February 22, 2022

Member of the Month – kolekTIRV

IGLYO Focus, LGBTQI, Members

 

 

kolekTIRV was formed by a small group of trans and gender variant persons from Zagreb, who recognized the need for community building through mutual support and empowerment. Since their beginnings, they have been encouraging, educating and empowering the members of their community to become involved in the movement and make their voices heard.

kolekTIRV envisions a society which celebrates diversity of identities, bodies and experiences. Their mission is to work on promotion and protection of human rights of trans, intersex and gender variant (TIGV) persons; deconstructing cisnormativity, the gender binary, patriarchy and heteronormativity; achieving full equality of persons of all genders, gender identities and gender expressions.

Their objectives include promoting and protecting human rights of TIGV persons, working on individual and general welfare of their community, empowering and capacity raising of their communities throughout Croatia and eliminating violence and discrimination towards TIGV persons.

Some of their biggest accomplishments include – building end empowering the TIGV community in Croatia (5 Transposimus, regional events for TIGV persons gathering over 70 persons each year (in cooperation with Trans Network Balkan and later the association Spektra from Montenegro); two TRANSummer camps, the only gathering of TIGV people from Croatia; the first Balkan Trans Inter March (with Trans Network Balkan and Spektra)); developing the first support program for TIGV persons in Croatia – they are especially proud of establishing the group for parents of TIGV children (they are currently working with over 30 families); the first program for the rights of intersex people in Croatia (research on which medical procedures are being performed on infants in Croatian hospitals; hosted the largest event for the community of intersex people in Europe so far, organized by OII-Europe; established support group (4 people are currently attending monthly support groups) and individual counselling); a cycle of educational workshops (on average 6 workshops per year were held since 2015, with over 400 participants including relevant ministries, students of auxiliary occupations, social workers, registry offices, judges, relevant medical experts, related organizations, etc); participating at the working group developing an Ordinance in 2014 which regulates the LGR procedure; raising visibility of TIGV topics and persons in the media (worked with BBC, National Geographic, Cosmopolitan, Globus, RTL, Nova TV, etc.)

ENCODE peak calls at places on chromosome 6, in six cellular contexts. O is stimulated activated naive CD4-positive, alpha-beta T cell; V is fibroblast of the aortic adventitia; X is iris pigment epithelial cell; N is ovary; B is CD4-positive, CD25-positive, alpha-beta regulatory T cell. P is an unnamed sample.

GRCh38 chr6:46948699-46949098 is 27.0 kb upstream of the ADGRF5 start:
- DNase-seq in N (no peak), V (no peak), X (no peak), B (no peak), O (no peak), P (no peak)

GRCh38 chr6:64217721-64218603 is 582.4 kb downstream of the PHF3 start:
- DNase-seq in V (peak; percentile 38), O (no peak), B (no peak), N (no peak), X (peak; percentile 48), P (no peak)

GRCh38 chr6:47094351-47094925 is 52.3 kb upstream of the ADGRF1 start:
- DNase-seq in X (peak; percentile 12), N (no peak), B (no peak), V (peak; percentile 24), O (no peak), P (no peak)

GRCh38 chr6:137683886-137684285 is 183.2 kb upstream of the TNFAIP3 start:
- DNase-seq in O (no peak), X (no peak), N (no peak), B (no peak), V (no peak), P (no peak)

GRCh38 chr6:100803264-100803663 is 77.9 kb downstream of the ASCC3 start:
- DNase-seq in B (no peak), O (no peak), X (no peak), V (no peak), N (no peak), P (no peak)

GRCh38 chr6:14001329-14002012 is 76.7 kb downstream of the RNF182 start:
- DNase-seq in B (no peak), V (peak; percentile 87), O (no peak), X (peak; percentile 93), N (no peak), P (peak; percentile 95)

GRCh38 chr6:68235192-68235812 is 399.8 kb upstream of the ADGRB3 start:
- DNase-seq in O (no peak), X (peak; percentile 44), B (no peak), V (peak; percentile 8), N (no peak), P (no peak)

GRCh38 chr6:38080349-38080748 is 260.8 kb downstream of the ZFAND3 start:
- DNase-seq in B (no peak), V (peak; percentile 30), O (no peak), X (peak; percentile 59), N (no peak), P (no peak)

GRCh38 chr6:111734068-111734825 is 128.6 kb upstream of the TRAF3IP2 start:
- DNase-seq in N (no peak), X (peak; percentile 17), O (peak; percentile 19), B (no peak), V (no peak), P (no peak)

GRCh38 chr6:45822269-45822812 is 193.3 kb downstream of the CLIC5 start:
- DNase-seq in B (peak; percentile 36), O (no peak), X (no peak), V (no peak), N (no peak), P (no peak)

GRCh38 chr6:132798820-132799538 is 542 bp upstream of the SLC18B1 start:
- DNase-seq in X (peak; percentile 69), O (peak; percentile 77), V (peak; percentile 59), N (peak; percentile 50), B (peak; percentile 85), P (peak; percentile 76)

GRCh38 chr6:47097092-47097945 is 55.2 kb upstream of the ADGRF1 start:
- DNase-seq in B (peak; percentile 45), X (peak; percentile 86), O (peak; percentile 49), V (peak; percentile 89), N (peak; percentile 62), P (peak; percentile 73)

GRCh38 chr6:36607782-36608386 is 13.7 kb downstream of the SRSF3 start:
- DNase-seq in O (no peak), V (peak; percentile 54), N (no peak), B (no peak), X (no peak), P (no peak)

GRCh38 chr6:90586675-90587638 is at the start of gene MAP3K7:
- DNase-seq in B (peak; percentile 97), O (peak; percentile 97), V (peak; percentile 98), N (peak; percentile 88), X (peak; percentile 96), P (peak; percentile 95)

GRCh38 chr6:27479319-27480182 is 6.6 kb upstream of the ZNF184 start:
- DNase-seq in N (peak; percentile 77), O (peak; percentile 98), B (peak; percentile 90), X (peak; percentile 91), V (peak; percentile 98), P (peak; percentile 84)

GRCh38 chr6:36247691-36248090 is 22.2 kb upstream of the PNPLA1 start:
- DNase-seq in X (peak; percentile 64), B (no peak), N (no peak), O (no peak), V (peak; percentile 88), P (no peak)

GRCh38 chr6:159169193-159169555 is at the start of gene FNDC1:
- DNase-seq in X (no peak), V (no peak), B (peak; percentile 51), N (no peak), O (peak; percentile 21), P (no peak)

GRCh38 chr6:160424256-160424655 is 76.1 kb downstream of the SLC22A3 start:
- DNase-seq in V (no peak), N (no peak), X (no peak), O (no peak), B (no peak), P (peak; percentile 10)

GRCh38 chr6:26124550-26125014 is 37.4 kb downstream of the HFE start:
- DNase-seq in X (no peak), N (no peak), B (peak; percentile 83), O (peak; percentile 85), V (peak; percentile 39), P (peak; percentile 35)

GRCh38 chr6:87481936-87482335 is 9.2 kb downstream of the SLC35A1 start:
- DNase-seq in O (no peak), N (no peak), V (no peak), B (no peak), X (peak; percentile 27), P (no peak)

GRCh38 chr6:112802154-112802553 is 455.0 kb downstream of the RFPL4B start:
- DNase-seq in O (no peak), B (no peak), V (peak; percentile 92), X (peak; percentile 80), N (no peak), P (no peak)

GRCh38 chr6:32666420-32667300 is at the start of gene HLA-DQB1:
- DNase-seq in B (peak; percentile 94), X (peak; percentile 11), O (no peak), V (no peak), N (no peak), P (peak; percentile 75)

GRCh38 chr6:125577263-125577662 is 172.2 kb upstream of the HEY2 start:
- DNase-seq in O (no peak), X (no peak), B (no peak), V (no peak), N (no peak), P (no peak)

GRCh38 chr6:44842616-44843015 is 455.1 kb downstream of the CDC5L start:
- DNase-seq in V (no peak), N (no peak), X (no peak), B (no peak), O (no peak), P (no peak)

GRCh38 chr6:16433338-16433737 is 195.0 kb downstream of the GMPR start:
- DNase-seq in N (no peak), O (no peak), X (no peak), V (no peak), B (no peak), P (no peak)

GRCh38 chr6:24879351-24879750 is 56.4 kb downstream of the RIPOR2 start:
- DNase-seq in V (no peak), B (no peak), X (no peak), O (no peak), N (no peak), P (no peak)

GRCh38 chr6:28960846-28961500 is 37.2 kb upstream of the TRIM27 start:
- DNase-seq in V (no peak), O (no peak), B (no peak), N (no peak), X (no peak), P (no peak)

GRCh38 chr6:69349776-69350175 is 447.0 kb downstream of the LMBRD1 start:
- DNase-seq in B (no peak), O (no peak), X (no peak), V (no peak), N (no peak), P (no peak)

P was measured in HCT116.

In what ways have young LGBTQI people in your community been affected by the COVID-19 emergency and the lockdowns?